Newborn babies should be screened for heart abnormalities to reduce the risk of cot death, researchers say.
The researchers say screening could save lives
Italy is considering a screening programme after a University of Pavia pilot study suggested 30 babies' lives could be saved each year.
New Scientist magazine reports the researcher leading the study believes many cot deaths are caused by the rare heart complaint long QT syndrome.
But UK sudden infant death experts said heart conditions were a rare cause.
They said, while screening would be worthwhile if it could save lives, it would have to compete for funding
The Italian researchers have screened 21,000 babies so far. They aim to screen a total of 50,000.
Electrocardiograms (ECGs) are being recorded for all babies attending 16 Italian clinics.
The ECGs are then digitised and sent to a central laboratory to be analysed.
Any baby whose QT interval - the time for electrical activation and inactivation of the ventricles - was longer than 470 milliseconds is tested for genetic mutations linked to long QT.
The normal period is 440 milliseconds.
The team, led by Dr Peter Schwartz, has so far detected 24 babies with worryingly long QT intervals. Of the five who have undergone genetic testing, four have been found to have mutations known to cause the condition.
The screening programme has also picked up three babies with other rare and potentially fatal heart conditions.
None of the babies had shown any symptoms of being ill.
From this and previous research, the doctors calculated that between 10 and 15% of all cases of sudden infant death syndrome (SIDS) are linked to fatal heart rhythms.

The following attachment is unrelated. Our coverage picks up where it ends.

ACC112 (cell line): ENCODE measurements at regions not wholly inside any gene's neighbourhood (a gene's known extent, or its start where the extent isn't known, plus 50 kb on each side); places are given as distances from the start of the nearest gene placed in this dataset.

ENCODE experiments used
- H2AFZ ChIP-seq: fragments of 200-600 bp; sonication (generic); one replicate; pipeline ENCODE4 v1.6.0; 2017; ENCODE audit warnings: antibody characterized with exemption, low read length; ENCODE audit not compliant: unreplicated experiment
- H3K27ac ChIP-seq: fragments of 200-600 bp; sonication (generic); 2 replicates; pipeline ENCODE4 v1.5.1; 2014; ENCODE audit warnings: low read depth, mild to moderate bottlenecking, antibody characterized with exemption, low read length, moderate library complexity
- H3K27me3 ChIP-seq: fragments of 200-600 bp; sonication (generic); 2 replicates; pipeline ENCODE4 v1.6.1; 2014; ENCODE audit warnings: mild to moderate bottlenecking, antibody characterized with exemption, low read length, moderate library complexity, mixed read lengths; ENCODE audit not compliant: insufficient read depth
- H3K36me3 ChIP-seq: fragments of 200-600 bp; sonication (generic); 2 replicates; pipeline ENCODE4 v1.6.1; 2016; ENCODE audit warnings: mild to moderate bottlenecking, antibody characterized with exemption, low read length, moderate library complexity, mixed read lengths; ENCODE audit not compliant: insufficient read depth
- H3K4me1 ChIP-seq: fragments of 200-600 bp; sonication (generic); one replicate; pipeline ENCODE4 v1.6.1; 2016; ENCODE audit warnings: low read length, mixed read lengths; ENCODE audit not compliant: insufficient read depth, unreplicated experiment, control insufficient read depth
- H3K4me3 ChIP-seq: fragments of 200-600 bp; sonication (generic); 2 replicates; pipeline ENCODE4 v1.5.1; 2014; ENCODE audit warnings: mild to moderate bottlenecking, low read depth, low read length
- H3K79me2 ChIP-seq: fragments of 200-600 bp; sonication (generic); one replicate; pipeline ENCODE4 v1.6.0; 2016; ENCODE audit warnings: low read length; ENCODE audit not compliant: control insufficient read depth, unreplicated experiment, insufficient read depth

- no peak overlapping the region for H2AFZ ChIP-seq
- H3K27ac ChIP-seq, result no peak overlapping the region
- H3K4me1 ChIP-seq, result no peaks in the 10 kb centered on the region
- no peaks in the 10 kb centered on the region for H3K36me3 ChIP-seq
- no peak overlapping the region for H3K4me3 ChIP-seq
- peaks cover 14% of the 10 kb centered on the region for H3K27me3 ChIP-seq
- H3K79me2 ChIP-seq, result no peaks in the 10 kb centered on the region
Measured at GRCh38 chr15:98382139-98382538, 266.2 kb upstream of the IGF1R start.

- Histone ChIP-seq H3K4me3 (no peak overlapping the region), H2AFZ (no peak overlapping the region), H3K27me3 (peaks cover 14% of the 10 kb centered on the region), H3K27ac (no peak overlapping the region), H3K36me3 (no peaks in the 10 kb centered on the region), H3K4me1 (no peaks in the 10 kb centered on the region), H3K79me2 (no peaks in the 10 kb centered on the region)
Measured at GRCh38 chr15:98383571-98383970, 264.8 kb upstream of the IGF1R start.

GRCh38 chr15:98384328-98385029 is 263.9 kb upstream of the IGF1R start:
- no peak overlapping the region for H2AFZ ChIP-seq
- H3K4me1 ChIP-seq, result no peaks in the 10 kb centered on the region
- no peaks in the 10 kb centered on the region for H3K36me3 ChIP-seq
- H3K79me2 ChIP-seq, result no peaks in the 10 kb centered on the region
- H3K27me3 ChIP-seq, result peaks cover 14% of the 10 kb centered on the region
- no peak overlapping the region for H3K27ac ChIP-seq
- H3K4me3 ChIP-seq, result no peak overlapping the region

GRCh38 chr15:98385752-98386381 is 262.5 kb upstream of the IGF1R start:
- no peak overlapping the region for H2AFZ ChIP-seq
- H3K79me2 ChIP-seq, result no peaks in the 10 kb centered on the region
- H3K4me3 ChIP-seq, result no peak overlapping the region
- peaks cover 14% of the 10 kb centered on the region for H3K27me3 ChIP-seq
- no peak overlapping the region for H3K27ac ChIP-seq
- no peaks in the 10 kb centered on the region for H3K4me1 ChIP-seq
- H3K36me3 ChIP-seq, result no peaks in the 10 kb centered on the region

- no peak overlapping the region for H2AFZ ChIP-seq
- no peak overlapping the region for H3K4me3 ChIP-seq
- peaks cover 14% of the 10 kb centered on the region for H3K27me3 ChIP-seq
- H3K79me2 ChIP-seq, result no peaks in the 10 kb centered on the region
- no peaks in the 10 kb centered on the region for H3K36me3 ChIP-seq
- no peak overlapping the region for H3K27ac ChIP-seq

They conclude identifying and treating these babies could lead to up to a tenth of the 300 SIDS cases in Italy each year.
The researchers are currently carrying out another study analysing babies who died from SIDS to see if any carried the long QT mutations.
The Italian parliament is currently considering a bill under which heart screening would be offered to all parents.
A finance committee is expected to decide shortly whether or not to proceed. The programme would cost around 30 million euros a year.
Dr John Camm, a spokesman for the British Heart Foundation, said the cost was reasonable: "It would be well worthwhile saving 30 lives a year."
But he said that, in the UK, such a programme would have to compete for funding with many other proposed screening programmes.
Dr Michael Vincent, a cardiologist at the University of Utah, told New Scientist: "Paediatric consultants have been fairly sceptical of Schwartz's previous findings."
But he said the latest results may change people's opinions.
However, UK experts were cautious about backing Dr Schwartz's suggestions for national screening programmes.
Paediatrician Richard Wilson, of the Foundation for the Study of Infant Deaths, said: "Everybody believes that a small percentage of babies die of arrhythmias.
"But I don't think there is anybody in this country that would believe 10% of SIDS cases are due to long QT."
In the past, there were concerns the difficulties in interpreting ECGs carried out on newborn babies could lead to a high rate of "false-positive" results, and many children could be treated unnecessarily.
But the availability of genetic testing, allowing gene mutations to be detected, means treatment could be limited to those babies who carry one of them.